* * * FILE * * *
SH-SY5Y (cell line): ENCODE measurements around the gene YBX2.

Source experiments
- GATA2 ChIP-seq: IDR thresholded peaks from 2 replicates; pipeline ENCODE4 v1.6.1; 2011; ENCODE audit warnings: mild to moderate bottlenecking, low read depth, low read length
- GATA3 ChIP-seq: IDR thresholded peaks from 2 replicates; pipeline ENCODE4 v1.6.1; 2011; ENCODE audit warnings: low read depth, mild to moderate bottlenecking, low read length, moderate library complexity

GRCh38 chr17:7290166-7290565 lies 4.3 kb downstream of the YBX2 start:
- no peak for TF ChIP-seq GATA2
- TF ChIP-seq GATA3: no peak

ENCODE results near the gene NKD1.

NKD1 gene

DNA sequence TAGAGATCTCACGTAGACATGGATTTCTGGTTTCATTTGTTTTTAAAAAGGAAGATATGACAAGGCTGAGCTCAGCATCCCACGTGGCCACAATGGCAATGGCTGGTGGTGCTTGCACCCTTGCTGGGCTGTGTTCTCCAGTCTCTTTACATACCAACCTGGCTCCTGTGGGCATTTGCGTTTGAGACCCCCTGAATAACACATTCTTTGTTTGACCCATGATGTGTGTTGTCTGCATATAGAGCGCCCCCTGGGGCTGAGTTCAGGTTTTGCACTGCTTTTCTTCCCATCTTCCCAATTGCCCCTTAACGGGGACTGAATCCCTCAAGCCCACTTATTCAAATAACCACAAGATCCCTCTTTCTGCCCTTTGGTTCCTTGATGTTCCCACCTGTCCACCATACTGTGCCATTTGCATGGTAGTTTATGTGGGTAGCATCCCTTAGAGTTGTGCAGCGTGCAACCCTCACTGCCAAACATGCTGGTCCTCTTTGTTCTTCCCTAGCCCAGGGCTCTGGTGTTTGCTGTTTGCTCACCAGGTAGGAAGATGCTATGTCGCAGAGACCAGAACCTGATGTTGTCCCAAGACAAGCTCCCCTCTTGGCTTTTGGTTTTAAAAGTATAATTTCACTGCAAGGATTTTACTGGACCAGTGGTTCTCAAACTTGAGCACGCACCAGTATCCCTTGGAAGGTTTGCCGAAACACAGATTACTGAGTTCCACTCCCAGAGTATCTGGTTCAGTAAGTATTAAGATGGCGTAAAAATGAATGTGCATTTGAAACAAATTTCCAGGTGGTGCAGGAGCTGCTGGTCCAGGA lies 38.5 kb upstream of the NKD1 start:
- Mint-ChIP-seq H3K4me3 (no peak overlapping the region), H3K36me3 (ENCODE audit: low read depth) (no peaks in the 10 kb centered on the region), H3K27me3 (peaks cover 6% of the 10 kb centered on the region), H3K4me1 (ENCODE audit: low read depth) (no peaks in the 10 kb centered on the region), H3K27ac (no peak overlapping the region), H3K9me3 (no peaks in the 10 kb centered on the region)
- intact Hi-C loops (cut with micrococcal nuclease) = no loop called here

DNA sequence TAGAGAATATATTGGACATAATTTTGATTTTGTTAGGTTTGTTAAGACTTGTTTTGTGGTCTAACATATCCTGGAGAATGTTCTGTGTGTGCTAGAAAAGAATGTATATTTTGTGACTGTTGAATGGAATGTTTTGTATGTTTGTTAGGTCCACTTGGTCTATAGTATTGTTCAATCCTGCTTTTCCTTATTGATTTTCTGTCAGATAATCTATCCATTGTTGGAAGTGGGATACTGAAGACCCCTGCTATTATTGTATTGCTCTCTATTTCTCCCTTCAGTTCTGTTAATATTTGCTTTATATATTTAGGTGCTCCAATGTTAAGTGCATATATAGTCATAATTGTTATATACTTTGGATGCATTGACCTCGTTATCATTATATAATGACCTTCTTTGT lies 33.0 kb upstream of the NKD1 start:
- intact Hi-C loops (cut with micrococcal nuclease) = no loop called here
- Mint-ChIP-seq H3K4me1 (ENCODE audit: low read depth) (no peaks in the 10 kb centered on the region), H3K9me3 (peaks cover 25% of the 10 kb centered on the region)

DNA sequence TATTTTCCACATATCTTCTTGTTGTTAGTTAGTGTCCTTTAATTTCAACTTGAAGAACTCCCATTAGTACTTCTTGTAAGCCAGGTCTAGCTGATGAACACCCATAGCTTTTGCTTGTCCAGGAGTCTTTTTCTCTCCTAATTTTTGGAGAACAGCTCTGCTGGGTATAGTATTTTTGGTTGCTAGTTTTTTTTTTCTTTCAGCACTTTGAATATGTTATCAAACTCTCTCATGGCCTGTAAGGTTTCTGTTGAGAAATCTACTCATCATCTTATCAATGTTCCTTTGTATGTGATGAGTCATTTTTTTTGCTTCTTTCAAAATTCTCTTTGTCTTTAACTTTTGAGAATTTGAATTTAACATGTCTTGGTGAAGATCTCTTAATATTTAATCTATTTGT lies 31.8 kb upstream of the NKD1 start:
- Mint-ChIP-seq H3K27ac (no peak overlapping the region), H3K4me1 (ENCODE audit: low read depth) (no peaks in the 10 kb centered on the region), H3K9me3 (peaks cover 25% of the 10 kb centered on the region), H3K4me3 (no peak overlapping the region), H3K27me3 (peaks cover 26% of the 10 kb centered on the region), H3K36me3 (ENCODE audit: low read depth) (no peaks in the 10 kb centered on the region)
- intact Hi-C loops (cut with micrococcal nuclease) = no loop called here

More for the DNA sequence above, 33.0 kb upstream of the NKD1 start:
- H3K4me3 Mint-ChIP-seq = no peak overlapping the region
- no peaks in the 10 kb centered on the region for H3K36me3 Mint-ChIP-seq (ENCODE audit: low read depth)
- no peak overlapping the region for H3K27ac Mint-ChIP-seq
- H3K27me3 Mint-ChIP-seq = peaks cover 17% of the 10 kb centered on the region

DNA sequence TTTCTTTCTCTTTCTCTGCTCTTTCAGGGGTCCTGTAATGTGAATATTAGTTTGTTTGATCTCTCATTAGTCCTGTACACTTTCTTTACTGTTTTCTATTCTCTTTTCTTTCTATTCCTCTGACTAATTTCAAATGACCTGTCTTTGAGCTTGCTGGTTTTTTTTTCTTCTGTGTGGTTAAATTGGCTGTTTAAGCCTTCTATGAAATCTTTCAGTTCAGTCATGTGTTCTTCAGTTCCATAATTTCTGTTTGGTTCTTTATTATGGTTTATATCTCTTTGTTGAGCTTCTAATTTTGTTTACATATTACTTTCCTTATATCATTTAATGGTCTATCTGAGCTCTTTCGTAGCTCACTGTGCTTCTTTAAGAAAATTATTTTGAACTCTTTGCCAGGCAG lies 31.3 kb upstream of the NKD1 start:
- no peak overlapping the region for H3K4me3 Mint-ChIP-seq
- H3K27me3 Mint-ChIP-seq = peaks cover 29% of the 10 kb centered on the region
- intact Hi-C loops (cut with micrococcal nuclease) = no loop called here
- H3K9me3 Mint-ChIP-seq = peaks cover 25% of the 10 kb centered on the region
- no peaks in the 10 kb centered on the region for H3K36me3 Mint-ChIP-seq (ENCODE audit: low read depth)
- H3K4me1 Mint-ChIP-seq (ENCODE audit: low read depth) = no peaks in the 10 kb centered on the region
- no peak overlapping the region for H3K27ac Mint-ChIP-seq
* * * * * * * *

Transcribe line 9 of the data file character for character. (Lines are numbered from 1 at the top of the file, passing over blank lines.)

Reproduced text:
NKD1 gene